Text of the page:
(i) reflective rites
(ii) practice enlightenment
(iii) the effort of awareness
(iv) compassionate non-attachment
C Science and empiricism
(i) the historical method
(ii) information as exchange
(iii) entropy and energy
(iv) agency and observation.
D Environmental pragmatics
(i) discrimination
(ii) compassion in context
(iii) the scale of individual agency
(iv) cradle to cradle

Chapter Five: Acting naturally

A Non-dualism and Zen
(i) patterns
(ii) memes
(iii) compassionate non-attachment
B Zen and evolutionary theory
(i) agency
(ii) observation
(iii) going beyond cause and effect for a response
C evolution and human extravagance
(i) the activity of reflection
(ii) realisation in action
D Dualism and environmental pragmatics
(i) responding non-dualistically
(ii) realising potential
(iii) compassion

Like walking along a crumbling cliff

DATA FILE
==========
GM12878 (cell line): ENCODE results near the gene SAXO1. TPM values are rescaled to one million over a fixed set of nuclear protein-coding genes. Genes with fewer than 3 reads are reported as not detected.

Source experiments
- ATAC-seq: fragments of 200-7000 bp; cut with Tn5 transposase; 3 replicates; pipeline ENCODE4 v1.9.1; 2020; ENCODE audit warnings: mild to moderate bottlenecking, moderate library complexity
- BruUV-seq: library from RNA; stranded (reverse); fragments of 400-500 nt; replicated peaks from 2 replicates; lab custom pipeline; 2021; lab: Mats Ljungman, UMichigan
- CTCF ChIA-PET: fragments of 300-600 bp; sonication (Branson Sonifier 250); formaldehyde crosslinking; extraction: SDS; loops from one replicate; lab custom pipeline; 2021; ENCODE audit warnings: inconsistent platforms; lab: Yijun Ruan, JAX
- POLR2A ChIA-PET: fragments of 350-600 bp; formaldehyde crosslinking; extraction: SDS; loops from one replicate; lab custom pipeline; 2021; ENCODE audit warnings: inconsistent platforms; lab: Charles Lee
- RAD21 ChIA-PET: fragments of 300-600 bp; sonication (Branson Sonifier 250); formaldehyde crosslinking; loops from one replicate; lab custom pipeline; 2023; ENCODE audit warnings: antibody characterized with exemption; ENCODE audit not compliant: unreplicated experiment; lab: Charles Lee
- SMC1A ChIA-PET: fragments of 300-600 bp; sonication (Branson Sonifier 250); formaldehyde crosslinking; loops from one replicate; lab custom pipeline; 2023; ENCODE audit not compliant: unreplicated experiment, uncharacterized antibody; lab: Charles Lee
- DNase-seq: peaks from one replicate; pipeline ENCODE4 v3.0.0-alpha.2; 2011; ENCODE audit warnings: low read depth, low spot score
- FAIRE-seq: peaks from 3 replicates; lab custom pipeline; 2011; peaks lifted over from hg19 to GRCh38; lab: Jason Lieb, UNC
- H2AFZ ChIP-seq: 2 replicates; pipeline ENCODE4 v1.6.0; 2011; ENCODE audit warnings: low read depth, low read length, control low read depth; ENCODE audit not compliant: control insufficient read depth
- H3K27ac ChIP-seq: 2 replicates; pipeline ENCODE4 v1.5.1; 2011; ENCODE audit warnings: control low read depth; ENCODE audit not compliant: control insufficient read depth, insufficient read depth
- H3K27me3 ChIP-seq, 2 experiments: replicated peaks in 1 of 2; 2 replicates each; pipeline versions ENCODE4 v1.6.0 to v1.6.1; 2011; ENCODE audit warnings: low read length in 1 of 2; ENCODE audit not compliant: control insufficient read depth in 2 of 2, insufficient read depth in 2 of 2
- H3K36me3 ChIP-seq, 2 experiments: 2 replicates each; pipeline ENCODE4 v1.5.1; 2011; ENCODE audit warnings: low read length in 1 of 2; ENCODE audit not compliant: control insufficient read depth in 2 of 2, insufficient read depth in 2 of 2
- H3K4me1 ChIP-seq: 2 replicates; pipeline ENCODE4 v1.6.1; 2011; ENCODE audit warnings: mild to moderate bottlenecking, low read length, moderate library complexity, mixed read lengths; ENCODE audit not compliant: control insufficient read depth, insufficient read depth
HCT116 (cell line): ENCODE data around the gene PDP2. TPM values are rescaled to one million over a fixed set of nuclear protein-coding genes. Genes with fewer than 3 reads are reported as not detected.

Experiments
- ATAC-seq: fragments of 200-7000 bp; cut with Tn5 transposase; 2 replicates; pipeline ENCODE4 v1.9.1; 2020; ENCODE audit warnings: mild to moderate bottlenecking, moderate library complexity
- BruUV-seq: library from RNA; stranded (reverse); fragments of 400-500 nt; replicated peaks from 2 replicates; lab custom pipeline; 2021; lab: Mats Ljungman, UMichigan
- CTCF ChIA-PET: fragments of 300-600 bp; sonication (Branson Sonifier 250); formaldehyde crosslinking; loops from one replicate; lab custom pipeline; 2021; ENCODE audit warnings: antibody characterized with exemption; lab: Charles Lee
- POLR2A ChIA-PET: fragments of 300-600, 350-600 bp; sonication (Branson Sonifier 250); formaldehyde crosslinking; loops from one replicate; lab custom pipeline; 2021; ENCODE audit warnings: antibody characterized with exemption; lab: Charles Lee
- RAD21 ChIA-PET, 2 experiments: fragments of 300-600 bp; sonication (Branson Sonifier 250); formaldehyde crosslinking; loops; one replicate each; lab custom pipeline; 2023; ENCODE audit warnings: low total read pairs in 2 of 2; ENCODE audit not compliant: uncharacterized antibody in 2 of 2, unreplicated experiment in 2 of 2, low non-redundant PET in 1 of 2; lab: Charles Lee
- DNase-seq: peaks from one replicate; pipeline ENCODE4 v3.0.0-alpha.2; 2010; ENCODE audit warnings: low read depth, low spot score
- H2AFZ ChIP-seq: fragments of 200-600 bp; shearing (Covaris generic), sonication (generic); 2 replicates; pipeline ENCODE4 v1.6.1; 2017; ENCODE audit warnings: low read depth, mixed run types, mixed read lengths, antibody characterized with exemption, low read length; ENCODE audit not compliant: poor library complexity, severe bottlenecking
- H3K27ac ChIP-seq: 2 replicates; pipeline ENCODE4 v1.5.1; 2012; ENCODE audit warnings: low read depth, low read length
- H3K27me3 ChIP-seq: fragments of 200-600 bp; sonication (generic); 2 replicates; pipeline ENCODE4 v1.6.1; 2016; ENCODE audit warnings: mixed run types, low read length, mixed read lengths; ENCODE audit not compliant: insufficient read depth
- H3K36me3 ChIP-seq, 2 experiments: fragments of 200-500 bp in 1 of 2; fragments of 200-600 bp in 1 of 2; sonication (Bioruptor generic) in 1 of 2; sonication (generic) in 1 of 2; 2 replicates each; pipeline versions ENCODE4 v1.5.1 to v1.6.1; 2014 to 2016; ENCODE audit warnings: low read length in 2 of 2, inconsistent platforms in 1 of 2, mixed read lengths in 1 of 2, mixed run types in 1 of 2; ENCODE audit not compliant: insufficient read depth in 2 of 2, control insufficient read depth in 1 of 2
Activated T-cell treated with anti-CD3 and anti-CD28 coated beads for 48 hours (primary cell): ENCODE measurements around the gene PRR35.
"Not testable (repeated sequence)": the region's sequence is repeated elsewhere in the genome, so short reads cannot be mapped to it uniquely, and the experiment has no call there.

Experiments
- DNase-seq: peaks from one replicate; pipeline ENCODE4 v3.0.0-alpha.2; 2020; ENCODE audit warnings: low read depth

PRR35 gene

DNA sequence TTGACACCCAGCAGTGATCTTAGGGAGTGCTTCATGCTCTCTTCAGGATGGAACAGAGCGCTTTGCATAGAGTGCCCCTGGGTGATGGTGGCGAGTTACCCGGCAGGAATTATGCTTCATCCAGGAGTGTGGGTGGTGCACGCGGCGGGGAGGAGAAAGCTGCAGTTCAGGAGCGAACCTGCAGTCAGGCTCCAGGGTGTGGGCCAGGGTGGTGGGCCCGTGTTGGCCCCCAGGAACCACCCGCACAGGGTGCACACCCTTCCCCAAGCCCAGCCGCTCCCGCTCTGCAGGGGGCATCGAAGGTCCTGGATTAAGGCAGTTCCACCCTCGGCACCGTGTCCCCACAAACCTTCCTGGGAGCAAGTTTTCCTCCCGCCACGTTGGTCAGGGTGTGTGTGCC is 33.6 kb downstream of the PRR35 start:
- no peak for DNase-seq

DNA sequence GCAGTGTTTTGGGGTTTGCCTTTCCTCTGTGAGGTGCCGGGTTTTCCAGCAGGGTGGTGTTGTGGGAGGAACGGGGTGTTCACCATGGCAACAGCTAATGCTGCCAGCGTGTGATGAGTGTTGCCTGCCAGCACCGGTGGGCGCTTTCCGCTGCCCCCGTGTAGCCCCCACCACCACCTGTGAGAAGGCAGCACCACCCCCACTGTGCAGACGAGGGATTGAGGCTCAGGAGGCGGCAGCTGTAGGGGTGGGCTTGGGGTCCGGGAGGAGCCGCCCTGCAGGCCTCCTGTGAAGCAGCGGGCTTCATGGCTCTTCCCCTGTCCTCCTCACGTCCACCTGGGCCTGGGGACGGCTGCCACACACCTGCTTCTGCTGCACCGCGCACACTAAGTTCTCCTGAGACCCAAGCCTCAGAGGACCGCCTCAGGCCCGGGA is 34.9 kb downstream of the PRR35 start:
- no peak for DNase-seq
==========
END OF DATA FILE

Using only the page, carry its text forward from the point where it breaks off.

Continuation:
The thing that I keep coming back to is that self-respect and respect are two sides of the same coin, but also that respect and self-respect are attitudes that have evolved as survival tools. The comparison with Zen is because in some very important ways, Dogen’s ideas and images perfectly describe the attitude that comes into awareness and is realised when the perceiver is in a state of respect. Respect is, in fact, enlightenment. It’s as simple as that. It’s respect, not love, that we need, to deal with the ecological emergency. Respect is more impartial, and it’s possible to respect indifferent entities, like the mountains, the sea (or the ocean) and the weather, without feeling any kind of affection towards them. However, out of respect, compassion can emerge. If you respect, in the simplest sense of reflectively observe, the ways in which your entire activity is enmeshed in a system of causes and effects, none of which you have actual control over, you can begin to feel compassion emerge. It’s like watching yourself as though you were observing someone caught in some mythical tragedy, unable to do anything except obey the universal laws. The very act of watching allows compassion to emerge. You can respect the intricacy of the system of interrelationships, and you can see that these are systems, and not mechanisms, so there’s a fluidity, an unpredictability, about them. Yet there is no point at which your own activity becomes any less enmeshed when it is observed, unless in this strange sense that your observation itself creates effects and these eddy back through the system, and new patterns emerge. Compassion as a response creates more and more space for this emergence.